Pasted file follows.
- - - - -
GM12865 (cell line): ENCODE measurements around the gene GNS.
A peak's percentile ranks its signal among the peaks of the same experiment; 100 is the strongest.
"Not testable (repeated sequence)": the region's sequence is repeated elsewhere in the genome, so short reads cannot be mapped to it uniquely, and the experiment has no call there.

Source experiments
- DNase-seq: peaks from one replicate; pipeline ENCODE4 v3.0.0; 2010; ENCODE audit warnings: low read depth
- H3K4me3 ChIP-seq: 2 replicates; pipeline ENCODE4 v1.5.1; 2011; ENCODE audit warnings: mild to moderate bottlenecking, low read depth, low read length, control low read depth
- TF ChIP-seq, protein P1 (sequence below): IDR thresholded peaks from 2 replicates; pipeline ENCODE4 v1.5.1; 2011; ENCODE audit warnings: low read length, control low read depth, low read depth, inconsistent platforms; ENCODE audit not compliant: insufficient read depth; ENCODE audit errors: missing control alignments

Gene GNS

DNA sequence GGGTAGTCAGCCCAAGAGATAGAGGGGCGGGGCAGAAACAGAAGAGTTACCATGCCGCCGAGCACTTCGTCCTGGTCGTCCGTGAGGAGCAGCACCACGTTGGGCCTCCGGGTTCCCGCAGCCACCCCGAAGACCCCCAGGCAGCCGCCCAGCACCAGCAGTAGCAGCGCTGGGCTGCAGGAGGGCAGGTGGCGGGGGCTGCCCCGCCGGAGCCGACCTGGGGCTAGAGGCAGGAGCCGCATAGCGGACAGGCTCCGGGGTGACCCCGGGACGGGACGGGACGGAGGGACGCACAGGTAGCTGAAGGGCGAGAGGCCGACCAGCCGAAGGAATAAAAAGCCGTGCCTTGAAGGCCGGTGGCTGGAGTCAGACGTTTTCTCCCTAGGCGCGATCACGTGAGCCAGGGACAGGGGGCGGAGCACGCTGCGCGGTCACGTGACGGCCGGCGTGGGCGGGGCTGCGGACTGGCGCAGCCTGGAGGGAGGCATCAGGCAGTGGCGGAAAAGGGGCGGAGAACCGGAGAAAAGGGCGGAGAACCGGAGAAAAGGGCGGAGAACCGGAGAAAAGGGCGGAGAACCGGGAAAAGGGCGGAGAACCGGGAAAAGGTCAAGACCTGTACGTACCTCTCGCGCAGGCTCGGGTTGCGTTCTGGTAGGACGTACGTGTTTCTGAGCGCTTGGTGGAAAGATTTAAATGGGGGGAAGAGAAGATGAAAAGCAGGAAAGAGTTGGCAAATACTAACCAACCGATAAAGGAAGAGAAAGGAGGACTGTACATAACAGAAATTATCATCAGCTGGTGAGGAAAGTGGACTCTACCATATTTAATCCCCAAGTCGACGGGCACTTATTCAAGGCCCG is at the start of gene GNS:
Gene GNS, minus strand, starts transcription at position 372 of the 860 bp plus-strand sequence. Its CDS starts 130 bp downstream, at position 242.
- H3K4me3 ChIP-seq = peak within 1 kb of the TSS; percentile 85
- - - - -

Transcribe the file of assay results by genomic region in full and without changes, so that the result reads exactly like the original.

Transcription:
GM12865 (cell line): ENCODE measurements around the gene GNS.
A peak's percentile ranks its signal among the peaks of the same experiment; 100 is the strongest.
"Not testable (repeated sequence)": the region's sequence is repeated elsewhere in the genome, so short reads cannot be mapped to it uniquely, and the experiment has no call there.

Source experiments
- DNase-seq: peaks from one replicate; pipeline ENCODE4 v3.0.0; 2010; ENCODE audit warnings: low read depth
- H3K4me3 ChIP-seq: 2 replicates; pipeline ENCODE4 v1.5.1; 2011; ENCODE audit warnings: mild to moderate bottlenecking, low read depth, low read length, control low read depth
- TF ChIP-seq, protein P1 (sequence below): IDR thresholded peaks from 2 replicates; pipeline ENCODE4 v1.5.1; 2011; ENCODE audit warnings: low read length, control low read depth, low read depth, inconsistent platforms; ENCODE audit not compliant: insufficient read depth; ENCODE audit errors: missing control alignments

Gene GNS

DNA sequence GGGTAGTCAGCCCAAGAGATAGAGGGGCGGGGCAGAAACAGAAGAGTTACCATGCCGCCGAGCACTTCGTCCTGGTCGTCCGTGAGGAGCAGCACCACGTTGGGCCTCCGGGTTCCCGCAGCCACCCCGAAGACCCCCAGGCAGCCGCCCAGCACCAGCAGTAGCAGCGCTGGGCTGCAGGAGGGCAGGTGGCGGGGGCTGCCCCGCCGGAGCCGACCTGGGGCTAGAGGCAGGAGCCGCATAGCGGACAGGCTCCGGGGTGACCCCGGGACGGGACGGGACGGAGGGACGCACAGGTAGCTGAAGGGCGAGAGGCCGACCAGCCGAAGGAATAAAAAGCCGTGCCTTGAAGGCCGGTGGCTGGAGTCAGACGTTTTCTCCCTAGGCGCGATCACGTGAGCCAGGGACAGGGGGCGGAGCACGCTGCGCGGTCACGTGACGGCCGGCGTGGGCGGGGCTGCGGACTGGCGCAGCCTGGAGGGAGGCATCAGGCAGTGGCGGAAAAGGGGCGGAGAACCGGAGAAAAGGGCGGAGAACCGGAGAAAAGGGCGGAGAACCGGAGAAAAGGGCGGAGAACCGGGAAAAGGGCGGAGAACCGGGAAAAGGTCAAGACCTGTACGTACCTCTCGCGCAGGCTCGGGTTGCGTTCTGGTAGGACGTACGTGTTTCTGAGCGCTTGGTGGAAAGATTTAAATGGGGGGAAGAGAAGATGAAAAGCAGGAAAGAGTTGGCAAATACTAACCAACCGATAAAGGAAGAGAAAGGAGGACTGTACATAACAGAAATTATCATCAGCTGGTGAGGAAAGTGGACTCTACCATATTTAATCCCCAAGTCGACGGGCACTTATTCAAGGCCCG is at the start of gene GNS:
Gene GNS, minus strand, starts transcription at position 372 of the 860 bp plus-strand sequence. Its CDS starts 130 bp downstream, at position 242.
- H3K4me3 ChIP-seq = peak within 1 kb of the TSS; percentile 85